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Not understandable error when solving polynomial equation

asked 2016-04-10 11:29:46 -0600

wjansen gravatar image

updated 2016-04-11 09:08:51 -0600

tmonteil gravatar image

Hi all,

when I enter command

solve(symbolic_expression(x^12 - x^11 - 12*x^10 + 11*x^9 + 54*x^8 - 43*x^7 - 113*x^6 + 71*x^5 + 110*x^4 - 46*x^3 - 40*x^2 + 8*x + 1)==0, var(x), to_poly_solve=True)

I get the expected result, but when I enter command

solve(symbolic_expression(x^10 - 10*x^8 + 35*x^6 + x^5 - 50*x^4 - 5*x^3 + 25*x^2 + 5*x - 1), var(x), to_poly_solve=True)

I get the error message

---------------------------------------------------------------------------
TypeError                                 Traceback (most recent call last)
<ipython-input-203-6108bea90b72> in <module>()
----> 1 solve(symbolic_expression(x**Integer(10) - Integer(10)*x**Integer(8) + Integer(35)*x**Integer(6) + x**Integer(5) - Integer(50)*x**Integer(4) - Integer(5)*x**Integer(3) + Integer(25)*x**Integer(2) + Integer(5)*x - Integer(1)),var(x),to_poly_solve=True)

/usr/local/sage-6.4.1-x86_64-Linux/local/lib/python2.7/site-packages/sage/symbolic/relation.py in solve(f, *args, **kwds)
    732     from sage.symbolic.expression import is_Expression
    733     if is_Expression(f): # f is a single expression
--> 734         ans = f.solve(*args,**kwds)
    735         return ans
    736 

/usr/local/sage-6.4.1-x86_64-Linux/local/lib/python2.7/site-packages/sage/symbolic/expression.so in sage.symbolic.expression.Expression.solve (build/cythonized/sage/symbolic/expression.cpp:47061)()

/usr/local/sage-6.4.1-x86_64-Linux/local/lib/python2.7/site-packages/sage/symbolic/expression.so in sage.symbolic.expression.Expression.solve (build/cythonized/sage/symbolic/expression.cpp:46887)()

TypeError: 'sage.symbolic.expression.Expression' object does not support indexing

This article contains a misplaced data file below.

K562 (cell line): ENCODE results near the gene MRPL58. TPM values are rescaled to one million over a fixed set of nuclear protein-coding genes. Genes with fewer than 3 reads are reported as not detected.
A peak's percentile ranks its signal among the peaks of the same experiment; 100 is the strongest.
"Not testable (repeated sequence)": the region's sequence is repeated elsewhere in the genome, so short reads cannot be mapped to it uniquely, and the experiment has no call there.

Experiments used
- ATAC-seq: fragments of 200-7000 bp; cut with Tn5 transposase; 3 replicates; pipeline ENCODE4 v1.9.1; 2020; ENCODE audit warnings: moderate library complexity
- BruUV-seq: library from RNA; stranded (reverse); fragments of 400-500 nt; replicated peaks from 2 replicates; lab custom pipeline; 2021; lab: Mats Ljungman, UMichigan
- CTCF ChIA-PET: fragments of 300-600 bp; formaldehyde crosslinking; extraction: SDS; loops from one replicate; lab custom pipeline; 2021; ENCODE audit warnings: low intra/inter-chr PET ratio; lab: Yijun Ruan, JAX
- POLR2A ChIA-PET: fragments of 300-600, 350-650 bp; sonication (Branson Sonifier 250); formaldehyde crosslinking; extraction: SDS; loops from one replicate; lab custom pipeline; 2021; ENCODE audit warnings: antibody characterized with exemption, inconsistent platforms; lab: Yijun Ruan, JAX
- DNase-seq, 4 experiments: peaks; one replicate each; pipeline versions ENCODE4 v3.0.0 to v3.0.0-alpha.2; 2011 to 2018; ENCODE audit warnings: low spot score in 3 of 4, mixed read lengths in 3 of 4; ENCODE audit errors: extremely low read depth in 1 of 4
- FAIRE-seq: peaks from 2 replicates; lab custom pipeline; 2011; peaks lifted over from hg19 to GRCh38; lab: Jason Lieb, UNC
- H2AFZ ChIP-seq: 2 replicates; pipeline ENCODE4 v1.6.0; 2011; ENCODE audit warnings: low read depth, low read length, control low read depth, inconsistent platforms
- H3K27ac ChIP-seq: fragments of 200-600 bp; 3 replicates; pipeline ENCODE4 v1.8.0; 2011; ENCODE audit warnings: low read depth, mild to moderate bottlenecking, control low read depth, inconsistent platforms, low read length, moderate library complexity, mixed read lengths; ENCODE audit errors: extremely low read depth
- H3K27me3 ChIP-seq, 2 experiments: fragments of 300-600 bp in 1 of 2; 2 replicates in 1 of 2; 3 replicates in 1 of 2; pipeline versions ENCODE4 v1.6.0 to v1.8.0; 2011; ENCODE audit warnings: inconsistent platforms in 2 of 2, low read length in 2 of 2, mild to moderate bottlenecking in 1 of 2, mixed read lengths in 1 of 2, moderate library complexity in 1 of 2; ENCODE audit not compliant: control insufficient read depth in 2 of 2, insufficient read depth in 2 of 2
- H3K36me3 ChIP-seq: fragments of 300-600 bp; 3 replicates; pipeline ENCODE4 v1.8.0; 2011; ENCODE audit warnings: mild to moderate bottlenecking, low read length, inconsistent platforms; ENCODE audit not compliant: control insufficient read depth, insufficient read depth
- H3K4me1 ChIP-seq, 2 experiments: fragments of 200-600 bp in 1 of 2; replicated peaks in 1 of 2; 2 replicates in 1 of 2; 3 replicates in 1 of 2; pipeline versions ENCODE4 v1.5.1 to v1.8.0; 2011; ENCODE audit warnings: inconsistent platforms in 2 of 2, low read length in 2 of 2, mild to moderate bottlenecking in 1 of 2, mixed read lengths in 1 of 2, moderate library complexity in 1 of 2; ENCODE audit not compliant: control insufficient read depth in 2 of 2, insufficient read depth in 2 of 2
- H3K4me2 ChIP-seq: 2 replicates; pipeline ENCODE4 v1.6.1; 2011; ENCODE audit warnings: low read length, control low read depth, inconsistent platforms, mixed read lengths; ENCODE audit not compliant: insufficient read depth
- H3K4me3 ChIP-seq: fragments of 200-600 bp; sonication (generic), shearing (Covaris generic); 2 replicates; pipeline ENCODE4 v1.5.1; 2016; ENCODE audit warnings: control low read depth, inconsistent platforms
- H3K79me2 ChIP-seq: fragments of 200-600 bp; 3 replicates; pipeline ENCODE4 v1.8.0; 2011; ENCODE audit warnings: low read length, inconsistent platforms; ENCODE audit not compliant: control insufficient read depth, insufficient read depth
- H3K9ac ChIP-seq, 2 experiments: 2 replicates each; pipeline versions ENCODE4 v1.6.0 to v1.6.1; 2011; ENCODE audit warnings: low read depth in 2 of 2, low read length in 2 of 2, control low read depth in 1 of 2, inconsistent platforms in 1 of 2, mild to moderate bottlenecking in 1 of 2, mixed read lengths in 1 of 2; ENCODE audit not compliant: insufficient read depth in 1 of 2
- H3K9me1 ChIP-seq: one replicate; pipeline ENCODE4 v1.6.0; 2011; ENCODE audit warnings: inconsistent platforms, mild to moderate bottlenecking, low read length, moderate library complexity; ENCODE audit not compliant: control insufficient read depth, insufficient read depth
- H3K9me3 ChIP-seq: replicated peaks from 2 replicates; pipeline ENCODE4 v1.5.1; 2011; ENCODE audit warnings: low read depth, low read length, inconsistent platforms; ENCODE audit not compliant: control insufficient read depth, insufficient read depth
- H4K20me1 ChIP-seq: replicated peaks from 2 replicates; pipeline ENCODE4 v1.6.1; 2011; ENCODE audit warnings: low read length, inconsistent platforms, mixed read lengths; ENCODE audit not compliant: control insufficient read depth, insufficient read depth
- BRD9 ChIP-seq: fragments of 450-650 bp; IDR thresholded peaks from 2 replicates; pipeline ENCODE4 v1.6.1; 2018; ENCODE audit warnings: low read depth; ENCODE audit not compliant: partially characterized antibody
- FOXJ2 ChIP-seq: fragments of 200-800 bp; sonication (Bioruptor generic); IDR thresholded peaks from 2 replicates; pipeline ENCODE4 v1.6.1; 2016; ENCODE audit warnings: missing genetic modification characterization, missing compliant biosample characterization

What happened here? The error message is totally misleading (no index in the command!) and it is not to understand why the second command fails while the first works fine.

By the way, the polynomial in question has ten simple real roots, so there should be no problem to compute the roots if symbolic evaluation is not possible.

Thanks in advance Wolfgang

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To display blocks of code, either indent them with 4 spaces, or select the corresponding lines and click the "code" button (the icon with '101 010'). Can you edit your question to do that?

To display inline code, surround it within "backticks" or "backquotes" `.

slelievre gravatar imageslelievre ( 2016-04-11 06:14:14 -0600 )edit

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answered 2016-04-11 09:05:21 -0600

B r u n o gravatar image

updated 2016-04-13 08:58:32 -0600

My answer has two parts. First, I show you what happens (there is bug that should be corrected! → this is now #20436). I am not able to fully explain why this happens (maybe a quite recent change in Maxima, but maybe not...). Then I give you a workaround (that is better to use I think even when the bug will be removed).

Let me denote by $p$ your degree-$12$ polynomial, and by $q$ the degree-$10$ polynomial. The command you typed makes a call to the software Maxima. It happens that Maxima is able to find the approximate roots of $p$, and returns something like [[x == -1.99194847020934], [x == -1.927925665494726], ..., [x == 1.967859308671922]] (though in its own language), and Sage correctly transforms it to its representation. Everything's fine! For $q$, Maxima is unable to solve it (I do not know why) and returns something like [0 == 2*x^5 - 10*x^3 + 10*x + sqrt(5) + 1, 0 == 2*x^5 - 10*x^3 + 10*x - sqrt(5) + 1]. But the problem is as follows: Sage expects that Maxima raises an error when it is unable to find explicit solutions. This is apparently not the case! (Here, this may come from a change in Maxima, I have to investigate further.) So since there is no error from Maxima, Sage thinks that Maxima returned explicit solutions and tries to convert. This is where the IndexError appears since the answer from Maxima has not the required form.


For your problem, there are alternative methods to use, that are better to my mind – that is faster, safer, with better error guarantees. You first declare a polynomial ring in x over the integers and the polynomial you want to work with:

sage: R.<x> = ZZ[]
sage: q = x^10 - 10*x^8 + 35*x^6 + x^5 - 50*x^4 - 5*x^3 + 25*x^2 + 5*x - 1